Not sure about IEA's credibility, and oil traders sure are squemish...
  • Kr55 on November 14 2017 said:
    Some IEA folks are making some sweet under the table money today. Congrats to them.
  • Dave on November 14 2017 said:
    Okay. I'm sorry but am I the only one who sees the blatant price manipulation being done by the IEA? Prices were the rise for 5 weeks. Most of the reports were bullish. Suddenly we get close to this OPEC meeting and the IEA reports turn bearish. Those guys couldn't make a true prediction if they had a crystal ball.
  • Disgruntled on November 14 2017 said:
    Well, well, well, just in time for the holidays, too. The IEA is running the same play, sort of their version of the "fullback up the middle" (that's a true football reference for all non-American readers). It's the play where they call a demand increase of 1.3 mmbopd for a given year to be "weak" and then once the year in question actually begins they start revising it upwards and by the time the year is near the end, or over, they miraculously find that demand was in fact quite "robust" and the demand turns out to be 1.5 mmbopd, or higher.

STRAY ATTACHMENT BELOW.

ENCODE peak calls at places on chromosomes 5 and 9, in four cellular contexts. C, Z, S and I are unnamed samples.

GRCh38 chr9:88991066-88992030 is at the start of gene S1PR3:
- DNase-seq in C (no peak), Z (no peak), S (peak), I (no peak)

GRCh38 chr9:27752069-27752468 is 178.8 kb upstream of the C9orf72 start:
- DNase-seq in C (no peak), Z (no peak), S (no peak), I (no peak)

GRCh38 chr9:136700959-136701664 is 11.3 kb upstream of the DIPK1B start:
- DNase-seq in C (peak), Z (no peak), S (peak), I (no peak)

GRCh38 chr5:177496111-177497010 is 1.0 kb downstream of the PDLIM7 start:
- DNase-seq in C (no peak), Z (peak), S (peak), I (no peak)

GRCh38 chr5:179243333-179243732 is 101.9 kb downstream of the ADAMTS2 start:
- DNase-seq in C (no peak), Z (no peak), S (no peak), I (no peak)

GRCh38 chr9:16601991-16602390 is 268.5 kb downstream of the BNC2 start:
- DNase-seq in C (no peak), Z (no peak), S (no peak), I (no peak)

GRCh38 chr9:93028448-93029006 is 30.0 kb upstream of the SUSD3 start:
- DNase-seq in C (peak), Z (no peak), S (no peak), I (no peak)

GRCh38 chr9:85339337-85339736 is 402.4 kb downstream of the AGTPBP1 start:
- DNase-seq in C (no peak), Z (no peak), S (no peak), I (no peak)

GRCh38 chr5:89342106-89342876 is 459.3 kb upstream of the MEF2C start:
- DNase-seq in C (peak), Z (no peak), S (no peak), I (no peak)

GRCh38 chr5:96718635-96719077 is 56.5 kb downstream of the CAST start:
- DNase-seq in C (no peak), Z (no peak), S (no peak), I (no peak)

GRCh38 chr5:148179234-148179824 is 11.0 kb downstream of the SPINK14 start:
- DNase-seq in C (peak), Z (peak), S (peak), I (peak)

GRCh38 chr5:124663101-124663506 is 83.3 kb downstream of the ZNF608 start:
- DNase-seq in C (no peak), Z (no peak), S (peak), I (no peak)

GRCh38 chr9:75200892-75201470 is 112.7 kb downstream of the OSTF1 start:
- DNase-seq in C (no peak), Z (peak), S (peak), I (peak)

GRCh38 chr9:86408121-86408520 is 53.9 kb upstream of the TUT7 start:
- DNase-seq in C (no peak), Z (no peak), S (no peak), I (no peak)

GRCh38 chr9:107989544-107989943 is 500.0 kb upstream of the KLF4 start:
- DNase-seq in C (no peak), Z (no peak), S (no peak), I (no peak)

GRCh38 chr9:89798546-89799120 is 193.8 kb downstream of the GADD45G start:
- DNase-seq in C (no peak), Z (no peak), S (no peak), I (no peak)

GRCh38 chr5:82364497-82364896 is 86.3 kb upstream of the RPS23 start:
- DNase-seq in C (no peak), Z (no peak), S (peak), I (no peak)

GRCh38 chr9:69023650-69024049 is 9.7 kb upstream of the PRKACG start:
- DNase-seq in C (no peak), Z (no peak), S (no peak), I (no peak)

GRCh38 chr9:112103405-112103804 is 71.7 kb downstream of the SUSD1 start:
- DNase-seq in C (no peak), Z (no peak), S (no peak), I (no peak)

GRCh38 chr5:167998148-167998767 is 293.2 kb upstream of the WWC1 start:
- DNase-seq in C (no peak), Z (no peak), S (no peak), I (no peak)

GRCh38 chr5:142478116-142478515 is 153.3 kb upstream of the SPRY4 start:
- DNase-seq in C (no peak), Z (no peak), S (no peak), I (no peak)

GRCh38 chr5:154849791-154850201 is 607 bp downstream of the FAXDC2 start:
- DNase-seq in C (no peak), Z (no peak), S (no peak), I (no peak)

The fact of the matter is that the world will be needing 100 mmbopd, or very near that, by the end of 2018. And the next year it will need about 101.5 mmbopd, and then 103 mmbopd the following year . . . you catch my drift. It might fluctuate a few hundred thousand barrels per day, but demand is going nowhere but up. Oil prices have to go up because the American horizontals players are basically running in place at $45 - $55/bo. There will be no "strong growth of US shale supply" at these prices.
  • Oil Bull on November 14 2017 said:
    Clearly a political move with no basis after France PM visit to KSA, where things did not end well.
  • Citizen Oil on November 14 2017 said:
    Someone should look at the reliability track record of IEA predictions and realize they merit zero credibility . They are absolutely horrendous at predicting storage, supply or demand. Surely traders are smarter than that.
  • Omar on November 14 2017 said:
    I think Vitol payed off the IEA to concoct report this. This is completely opposite of OPEC forecast. Look at market timing, done right before the US markets open. I smell a Swiss rat.
  • Sick tired on November 14 2017 said:
    As long as the oil TRADERS are rigging the barrel prices. The consumer gets the oily end of the stick. Where's the law for this price gougeing.
  • Carl Lomax on November 14 2017 said:
    The IEA/EU will do anything they can to get cheap oil off the backs of OPEC and various 3rd world countries while increasing the amount of tax they collect. I just home this type of smear tactics don't lead to an embargo.
  • S C Sharma on November 20 2017 said:
    Every seller, trader want to earn windfall gains on gods gift called oil. Some countries produce it at a cost of US$ 1 to 2 per barrel. Some others may not be that lucky produce it at US$ 10-35 per barrels. Very few produce it above that. Let the markets and demand supply play its role rather than politics, production cuts, traders speculations and money managers advise.